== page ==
The rotatable means or means to rotate 80 includes a ring gear 80a rotatably carried by the second or support means 60. The pneumatic or hydraulic motor means 81 includes a gear 82 on its shaft for imparting rotation to ring gear 80a in either direction. The support means 60 includes a housing 61 provided with bearing means 62 to accommodate relative rotation between the ring gear 80a and the housing 61 as shown in greater detail in FIG. 3 of the drawings. It will be noted that the safety valve sub 100 extends through a central opening 80b provided in ring gear 80a and a central opening 63 provided in the housing 61. Suitable retaining means are provided to retain the safety valve sub 100 in position in the support or second means 60 as the means 60 is pivoted from the position of FIG. 1 to be axially aligned with the first means 25 as illustrated in FIG. 2 of the drawings. In the form shown in FIGS. 1-6, such retaining means is in the form of shear pin means 64 which includes a portion 65 threadedly engaged in the threaded open 66' in the housing 61 and with a projecting portion 66 thereof engaging in the recess 100a of the safety valve sub 100 as shown in greater detail in FIG. 5 of the drawings. This enables the safety valve sub to maintain its position in the housing 61 as the second means 60 is swung into alignment with the first means 25 and to prevent premature movement thereof that might interfere with proper operation of the device.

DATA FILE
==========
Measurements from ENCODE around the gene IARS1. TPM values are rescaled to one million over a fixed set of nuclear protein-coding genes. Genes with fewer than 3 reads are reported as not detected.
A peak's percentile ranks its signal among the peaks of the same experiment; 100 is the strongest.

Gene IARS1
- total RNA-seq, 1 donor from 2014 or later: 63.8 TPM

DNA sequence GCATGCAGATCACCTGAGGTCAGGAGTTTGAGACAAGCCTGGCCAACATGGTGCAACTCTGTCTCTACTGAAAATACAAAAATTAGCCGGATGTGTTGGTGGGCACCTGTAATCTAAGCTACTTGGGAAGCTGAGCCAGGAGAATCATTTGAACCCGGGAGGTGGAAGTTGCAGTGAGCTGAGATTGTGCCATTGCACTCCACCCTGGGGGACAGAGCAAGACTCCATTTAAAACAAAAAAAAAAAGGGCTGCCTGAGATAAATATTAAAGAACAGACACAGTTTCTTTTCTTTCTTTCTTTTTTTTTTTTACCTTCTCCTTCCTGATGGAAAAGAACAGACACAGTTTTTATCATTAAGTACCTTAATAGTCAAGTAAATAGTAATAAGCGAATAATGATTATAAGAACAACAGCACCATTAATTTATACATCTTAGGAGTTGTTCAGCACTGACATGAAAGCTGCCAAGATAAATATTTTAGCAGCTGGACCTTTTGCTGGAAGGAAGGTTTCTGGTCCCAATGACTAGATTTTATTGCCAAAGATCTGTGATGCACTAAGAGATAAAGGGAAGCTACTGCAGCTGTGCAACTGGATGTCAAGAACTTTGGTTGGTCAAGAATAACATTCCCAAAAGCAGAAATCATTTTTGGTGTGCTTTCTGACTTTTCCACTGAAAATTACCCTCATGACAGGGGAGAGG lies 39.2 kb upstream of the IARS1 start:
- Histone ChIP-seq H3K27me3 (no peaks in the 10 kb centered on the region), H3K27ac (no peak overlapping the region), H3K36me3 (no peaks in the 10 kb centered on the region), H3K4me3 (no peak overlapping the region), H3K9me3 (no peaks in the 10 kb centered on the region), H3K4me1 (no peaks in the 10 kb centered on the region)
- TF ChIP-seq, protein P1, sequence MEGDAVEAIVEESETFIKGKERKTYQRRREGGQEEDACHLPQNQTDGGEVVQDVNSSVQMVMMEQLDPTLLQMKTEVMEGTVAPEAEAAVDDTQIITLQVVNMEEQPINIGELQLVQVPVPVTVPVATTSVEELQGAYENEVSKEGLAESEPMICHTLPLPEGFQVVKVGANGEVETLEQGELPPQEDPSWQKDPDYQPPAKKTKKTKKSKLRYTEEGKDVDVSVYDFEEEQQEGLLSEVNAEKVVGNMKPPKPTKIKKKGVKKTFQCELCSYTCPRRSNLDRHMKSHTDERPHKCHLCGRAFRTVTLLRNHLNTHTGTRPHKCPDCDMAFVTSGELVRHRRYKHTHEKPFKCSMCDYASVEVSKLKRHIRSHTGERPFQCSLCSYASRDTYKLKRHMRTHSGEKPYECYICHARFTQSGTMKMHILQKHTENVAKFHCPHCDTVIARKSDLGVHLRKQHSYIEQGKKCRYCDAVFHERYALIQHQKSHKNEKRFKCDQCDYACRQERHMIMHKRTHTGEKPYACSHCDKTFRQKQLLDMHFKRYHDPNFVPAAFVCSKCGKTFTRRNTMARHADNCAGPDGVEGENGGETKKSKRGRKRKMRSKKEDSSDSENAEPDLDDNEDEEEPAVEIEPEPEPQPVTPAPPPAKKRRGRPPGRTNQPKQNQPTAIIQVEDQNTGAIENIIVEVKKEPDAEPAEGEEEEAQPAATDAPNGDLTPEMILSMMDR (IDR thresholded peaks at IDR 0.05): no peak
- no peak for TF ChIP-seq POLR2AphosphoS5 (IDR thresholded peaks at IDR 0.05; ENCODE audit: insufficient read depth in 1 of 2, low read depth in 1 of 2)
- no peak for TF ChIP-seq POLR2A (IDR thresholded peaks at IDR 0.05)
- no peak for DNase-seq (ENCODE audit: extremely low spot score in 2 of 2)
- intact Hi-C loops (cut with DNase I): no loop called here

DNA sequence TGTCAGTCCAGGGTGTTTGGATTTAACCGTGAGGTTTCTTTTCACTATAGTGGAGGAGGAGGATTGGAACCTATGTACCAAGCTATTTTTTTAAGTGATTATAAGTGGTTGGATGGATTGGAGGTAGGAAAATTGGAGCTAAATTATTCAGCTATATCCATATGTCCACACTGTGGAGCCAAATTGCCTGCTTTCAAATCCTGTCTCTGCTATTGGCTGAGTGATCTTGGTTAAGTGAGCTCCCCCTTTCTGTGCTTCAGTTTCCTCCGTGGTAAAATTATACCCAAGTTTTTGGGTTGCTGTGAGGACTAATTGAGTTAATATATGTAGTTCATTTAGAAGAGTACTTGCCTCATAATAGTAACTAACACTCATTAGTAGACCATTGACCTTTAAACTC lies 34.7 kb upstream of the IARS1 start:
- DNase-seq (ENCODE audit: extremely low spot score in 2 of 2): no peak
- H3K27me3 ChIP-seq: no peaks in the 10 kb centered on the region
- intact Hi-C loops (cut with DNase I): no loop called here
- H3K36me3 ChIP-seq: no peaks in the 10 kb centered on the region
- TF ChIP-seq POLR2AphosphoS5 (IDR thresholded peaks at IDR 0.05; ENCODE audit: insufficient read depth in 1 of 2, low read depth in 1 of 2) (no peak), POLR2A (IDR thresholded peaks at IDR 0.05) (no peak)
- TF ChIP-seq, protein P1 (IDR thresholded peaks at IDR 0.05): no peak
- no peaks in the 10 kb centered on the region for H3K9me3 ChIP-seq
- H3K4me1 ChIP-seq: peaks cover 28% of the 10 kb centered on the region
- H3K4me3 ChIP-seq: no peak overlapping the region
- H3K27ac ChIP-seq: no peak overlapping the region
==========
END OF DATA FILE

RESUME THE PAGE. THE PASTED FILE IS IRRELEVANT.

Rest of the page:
In the FIGS. 7-16 form, such retaining means may be the shear pin 79a, or the bladder 110a, or both, as will be described.

When the first means 25 and the support 60 are aligned as shown in FIG. 2 with the threaded pin end 100b of the safety valve sub 100 positioned adjacent the upper end 102 of the tubular member P, rotation of the ring gear 80a by means 81 will shear the pin 65 to enable the safety valve sub 100 to move, or drop, downwardly for threaded engagement with the box end 102 as the ring gear 80a continues to rotate.